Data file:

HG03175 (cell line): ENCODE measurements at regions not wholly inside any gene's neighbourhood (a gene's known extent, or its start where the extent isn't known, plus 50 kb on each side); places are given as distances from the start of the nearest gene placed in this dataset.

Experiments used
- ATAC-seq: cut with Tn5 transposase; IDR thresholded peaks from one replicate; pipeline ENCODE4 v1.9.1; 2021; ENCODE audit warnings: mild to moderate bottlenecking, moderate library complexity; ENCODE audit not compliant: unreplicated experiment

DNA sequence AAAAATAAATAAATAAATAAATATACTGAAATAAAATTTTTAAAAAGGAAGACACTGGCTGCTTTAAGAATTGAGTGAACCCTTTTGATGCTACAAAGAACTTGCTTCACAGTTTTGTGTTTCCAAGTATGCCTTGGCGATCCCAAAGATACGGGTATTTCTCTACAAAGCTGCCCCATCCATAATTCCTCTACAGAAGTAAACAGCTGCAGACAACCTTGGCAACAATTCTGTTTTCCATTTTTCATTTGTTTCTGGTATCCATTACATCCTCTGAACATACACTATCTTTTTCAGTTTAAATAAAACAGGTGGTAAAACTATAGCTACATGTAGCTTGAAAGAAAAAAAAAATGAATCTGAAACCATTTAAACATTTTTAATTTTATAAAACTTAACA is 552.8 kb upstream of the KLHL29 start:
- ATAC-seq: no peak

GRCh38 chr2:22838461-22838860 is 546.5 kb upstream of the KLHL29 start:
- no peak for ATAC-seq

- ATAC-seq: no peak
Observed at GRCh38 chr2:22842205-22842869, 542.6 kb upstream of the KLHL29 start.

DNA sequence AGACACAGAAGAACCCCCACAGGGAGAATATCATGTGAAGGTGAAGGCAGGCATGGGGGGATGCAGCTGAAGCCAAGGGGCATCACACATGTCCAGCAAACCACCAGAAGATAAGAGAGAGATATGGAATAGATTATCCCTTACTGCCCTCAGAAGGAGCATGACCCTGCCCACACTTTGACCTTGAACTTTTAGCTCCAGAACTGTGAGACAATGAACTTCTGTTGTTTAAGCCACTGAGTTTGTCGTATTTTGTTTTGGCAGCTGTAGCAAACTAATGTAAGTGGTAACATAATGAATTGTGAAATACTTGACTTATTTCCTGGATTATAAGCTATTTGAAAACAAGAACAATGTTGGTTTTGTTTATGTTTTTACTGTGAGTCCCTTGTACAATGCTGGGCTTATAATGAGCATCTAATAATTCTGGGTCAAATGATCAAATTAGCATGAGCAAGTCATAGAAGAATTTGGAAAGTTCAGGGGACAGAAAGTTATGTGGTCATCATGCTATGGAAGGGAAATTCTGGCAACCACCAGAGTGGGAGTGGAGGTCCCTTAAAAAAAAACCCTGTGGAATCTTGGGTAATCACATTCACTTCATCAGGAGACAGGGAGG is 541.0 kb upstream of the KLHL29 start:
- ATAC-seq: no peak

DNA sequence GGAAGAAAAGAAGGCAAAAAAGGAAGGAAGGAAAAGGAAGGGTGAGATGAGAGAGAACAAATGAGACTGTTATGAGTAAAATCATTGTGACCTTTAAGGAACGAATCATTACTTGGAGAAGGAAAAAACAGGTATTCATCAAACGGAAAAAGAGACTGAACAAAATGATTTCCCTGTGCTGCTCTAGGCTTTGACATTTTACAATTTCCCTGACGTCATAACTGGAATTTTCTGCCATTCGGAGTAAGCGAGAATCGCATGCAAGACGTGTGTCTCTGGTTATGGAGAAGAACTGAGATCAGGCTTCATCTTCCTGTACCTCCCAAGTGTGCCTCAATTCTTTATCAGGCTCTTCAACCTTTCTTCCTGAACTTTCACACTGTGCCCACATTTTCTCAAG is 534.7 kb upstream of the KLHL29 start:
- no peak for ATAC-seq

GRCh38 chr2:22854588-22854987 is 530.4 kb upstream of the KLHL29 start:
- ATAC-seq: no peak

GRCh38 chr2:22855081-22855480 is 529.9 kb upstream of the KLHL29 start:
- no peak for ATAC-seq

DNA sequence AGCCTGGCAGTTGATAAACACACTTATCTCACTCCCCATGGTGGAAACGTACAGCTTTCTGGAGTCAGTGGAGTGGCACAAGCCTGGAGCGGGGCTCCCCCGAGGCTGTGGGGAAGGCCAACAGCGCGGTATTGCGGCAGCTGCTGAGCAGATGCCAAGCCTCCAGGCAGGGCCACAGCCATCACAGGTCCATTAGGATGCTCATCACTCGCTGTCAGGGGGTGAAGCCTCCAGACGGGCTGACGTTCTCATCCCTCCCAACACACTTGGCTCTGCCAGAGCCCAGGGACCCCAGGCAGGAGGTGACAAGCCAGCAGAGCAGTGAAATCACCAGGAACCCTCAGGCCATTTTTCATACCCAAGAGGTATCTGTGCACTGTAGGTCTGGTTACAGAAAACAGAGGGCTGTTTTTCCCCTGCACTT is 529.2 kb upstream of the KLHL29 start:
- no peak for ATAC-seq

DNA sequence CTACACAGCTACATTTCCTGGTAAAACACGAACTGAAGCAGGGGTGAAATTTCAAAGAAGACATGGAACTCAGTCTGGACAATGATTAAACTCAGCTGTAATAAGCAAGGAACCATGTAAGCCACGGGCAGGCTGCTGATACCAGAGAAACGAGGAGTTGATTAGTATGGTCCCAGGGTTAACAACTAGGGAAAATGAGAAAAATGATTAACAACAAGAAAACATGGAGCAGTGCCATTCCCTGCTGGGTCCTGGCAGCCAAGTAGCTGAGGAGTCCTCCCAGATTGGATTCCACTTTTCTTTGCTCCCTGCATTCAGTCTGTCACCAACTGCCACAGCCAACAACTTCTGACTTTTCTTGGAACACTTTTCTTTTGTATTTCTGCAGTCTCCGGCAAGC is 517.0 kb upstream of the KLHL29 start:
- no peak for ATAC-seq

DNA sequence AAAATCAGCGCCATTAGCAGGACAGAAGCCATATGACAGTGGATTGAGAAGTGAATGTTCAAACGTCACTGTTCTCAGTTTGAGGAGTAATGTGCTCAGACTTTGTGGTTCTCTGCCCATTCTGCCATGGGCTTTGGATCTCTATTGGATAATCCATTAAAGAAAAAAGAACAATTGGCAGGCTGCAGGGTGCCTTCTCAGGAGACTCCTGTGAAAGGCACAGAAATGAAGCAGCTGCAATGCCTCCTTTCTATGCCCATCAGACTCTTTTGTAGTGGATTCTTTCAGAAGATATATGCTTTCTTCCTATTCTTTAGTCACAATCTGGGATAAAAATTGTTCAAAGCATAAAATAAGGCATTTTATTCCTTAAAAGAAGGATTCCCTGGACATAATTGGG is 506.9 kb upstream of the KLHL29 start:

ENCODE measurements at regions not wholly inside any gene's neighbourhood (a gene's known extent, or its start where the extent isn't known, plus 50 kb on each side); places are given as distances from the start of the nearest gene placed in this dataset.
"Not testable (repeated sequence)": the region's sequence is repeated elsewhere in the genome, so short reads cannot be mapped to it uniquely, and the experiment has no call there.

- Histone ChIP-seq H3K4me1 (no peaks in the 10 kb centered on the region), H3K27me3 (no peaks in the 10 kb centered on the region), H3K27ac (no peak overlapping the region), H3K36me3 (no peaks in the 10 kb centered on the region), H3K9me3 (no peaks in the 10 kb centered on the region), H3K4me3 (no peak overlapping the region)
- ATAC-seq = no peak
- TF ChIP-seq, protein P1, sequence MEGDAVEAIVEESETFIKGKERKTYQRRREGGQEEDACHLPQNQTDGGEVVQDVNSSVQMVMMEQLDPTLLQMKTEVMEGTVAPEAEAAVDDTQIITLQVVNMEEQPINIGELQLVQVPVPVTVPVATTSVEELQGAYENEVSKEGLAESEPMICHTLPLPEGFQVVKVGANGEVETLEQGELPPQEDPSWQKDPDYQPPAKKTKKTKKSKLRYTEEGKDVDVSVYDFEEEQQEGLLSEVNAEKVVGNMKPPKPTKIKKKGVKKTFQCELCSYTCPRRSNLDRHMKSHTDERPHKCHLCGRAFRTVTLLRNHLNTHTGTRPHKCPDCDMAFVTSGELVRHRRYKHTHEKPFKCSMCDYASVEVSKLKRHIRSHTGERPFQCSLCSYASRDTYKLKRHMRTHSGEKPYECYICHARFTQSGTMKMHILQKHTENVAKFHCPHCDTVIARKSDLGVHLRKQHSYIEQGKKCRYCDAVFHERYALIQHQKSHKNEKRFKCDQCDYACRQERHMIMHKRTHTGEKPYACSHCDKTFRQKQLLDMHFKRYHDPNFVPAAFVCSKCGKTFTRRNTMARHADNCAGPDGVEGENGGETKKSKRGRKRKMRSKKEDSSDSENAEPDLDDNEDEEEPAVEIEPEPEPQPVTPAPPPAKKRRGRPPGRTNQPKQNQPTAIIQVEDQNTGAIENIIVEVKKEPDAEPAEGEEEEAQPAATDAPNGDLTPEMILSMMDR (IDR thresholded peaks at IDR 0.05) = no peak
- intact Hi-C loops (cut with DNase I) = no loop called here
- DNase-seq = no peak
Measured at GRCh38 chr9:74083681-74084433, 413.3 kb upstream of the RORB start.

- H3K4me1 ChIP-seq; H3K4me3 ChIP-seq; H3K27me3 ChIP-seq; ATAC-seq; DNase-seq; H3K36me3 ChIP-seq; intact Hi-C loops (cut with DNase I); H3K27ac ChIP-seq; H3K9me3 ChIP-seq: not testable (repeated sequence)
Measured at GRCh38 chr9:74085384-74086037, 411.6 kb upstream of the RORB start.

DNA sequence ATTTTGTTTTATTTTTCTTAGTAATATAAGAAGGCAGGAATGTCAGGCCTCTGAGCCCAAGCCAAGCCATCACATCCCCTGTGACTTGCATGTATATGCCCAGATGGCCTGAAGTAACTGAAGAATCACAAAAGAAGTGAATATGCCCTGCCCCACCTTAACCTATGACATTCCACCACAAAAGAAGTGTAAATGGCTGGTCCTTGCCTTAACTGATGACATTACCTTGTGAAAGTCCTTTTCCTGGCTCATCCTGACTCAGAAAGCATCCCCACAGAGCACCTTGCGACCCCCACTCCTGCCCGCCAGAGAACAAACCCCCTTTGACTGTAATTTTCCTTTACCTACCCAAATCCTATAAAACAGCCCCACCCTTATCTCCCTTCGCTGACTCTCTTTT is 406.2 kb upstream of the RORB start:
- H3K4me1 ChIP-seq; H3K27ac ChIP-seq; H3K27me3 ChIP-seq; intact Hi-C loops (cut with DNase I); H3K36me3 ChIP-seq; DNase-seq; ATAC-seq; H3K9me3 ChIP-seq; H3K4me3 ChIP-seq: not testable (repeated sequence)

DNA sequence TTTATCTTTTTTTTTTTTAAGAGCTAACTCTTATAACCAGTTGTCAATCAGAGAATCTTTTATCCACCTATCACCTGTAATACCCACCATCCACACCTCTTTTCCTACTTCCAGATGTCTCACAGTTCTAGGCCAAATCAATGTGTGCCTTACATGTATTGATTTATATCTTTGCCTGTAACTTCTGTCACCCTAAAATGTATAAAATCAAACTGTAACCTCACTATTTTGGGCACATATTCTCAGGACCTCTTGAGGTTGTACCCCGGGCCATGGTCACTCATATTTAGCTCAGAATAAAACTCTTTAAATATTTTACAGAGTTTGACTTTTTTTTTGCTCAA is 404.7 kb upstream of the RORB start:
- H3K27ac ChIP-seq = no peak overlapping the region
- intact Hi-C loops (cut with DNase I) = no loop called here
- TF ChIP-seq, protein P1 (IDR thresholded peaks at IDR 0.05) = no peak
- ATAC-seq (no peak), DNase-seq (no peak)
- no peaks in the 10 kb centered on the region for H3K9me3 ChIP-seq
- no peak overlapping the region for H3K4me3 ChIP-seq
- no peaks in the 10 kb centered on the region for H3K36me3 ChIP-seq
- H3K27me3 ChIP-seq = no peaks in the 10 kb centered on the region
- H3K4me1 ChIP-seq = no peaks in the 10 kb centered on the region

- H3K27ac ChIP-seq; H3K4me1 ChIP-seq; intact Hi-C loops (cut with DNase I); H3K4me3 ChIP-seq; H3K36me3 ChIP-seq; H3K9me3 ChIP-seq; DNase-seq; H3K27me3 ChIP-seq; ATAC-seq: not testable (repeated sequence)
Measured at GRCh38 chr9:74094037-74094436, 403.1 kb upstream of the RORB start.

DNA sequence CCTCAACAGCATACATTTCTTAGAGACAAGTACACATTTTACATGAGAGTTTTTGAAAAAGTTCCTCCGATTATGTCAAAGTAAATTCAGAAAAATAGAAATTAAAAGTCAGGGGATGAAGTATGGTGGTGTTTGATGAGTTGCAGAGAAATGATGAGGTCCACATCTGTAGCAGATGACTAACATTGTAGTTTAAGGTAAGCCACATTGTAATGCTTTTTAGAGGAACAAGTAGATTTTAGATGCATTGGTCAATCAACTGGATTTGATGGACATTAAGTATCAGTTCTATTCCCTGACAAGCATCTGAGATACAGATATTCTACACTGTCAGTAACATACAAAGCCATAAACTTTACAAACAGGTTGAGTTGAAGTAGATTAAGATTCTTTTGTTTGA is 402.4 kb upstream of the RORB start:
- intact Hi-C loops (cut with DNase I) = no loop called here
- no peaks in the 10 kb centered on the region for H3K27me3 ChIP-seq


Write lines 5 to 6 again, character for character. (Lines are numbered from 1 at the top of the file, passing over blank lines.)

- ATAC-seq: no peak

GRCh38 chr2:22838461-22838860 is 546.5 kb upstream of the KLHL29 start: